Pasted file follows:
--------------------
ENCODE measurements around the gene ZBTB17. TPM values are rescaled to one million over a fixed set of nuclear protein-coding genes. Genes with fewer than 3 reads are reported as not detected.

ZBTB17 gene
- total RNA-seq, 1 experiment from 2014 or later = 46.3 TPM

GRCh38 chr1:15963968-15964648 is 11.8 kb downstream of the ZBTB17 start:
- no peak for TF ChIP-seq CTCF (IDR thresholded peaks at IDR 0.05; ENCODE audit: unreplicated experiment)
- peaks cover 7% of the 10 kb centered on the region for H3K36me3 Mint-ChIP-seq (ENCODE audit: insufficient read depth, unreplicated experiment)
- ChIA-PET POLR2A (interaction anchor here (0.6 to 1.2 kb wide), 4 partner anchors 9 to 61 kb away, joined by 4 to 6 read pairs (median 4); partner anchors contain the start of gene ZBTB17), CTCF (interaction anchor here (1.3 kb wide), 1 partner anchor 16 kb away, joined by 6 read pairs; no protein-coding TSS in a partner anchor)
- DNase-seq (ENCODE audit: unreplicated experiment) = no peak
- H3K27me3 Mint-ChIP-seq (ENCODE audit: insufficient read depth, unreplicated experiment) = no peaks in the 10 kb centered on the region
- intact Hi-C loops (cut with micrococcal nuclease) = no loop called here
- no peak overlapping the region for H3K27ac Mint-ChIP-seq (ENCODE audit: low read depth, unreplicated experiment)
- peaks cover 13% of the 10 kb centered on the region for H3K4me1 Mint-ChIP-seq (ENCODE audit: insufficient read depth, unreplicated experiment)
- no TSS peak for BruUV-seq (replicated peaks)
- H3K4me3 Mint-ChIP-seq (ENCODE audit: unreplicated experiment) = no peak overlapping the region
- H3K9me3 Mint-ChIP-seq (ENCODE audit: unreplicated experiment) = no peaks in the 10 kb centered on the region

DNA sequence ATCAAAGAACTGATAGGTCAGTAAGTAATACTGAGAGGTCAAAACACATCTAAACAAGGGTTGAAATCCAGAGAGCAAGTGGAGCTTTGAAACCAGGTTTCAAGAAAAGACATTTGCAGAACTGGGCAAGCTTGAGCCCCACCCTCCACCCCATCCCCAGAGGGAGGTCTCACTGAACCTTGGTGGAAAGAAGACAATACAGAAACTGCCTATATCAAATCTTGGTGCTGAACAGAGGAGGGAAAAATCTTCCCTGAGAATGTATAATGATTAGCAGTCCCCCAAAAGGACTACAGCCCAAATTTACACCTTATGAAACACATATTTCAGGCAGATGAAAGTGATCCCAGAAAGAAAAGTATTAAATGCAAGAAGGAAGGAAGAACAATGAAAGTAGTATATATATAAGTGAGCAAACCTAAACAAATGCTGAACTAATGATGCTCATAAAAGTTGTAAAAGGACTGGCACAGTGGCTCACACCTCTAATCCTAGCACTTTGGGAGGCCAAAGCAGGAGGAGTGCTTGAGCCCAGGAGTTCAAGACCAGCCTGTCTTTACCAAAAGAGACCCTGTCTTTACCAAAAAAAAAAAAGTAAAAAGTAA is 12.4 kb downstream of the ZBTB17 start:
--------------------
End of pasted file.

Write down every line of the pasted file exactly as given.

ENCODE measurements around the gene ZBTB17. TPM values are rescaled to one million over a fixed set of nuclear protein-coding genes. Genes with fewer than 3 reads are reported as not detected.

ZBTB17 gene
- total RNA-seq, 1 experiment from 2014 or later = 46.3 TPM

GRCh38 chr1:15963968-15964648 is 11.8 kb downstream of the ZBTB17 start:
- no peak for TF ChIP-seq CTCF (IDR thresholded peaks at IDR 0.05; ENCODE audit: unreplicated experiment)
- peaks cover 7% of the 10 kb centered on the region for H3K36me3 Mint-ChIP-seq (ENCODE audit: insufficient read depth, unreplicated experiment)
- ChIA-PET POLR2A (interaction anchor here (0.6 to 1.2 kb wide), 4 partner anchors 9 to 61 kb away, joined by 4 to 6 read pairs (median 4); partner anchors contain the start of gene ZBTB17), CTCF (interaction anchor here (1.3 kb wide), 1 partner anchor 16 kb away, joined by 6 read pairs; no protein-coding TSS in a partner anchor)
- DNase-seq (ENCODE audit: unreplicated experiment) = no peak
- H3K27me3 Mint-ChIP-seq (ENCODE audit: insufficient read depth, unreplicated experiment) = no peaks in the 10 kb centered on the region
- intact Hi-C loops (cut with micrococcal nuclease) = no loop called here
- no peak overlapping the region for H3K27ac Mint-ChIP-seq (ENCODE audit: low read depth, unreplicated experiment)
- peaks cover 13% of the 10 kb centered on the region for H3K4me1 Mint-ChIP-seq (ENCODE audit: insufficient read depth, unreplicated experiment)
- no TSS peak for BruUV-seq (replicated peaks)
- H3K4me3 Mint-ChIP-seq (ENCODE audit: unreplicated experiment) = no peak overlapping the region
- H3K9me3 Mint-ChIP-seq (ENCODE audit: unreplicated experiment) = no peaks in the 10 kb centered on the region

DNA sequence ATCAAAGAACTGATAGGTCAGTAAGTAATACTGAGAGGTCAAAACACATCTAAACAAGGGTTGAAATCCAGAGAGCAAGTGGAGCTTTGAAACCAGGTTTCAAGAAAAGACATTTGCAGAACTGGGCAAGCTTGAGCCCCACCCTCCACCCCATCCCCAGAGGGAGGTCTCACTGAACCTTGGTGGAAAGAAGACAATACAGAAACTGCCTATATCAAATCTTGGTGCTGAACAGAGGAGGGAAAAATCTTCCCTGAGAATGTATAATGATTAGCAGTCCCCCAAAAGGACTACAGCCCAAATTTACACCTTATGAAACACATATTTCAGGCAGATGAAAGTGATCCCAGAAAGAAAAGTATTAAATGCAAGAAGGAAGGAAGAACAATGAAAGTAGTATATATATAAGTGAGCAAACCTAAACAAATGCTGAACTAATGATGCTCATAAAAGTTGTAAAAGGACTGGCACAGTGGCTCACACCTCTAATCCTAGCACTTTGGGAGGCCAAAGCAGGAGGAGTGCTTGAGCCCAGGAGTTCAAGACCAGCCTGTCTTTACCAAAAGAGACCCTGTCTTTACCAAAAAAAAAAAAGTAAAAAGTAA is 12.4 kb downstream of the ZBTB17 start: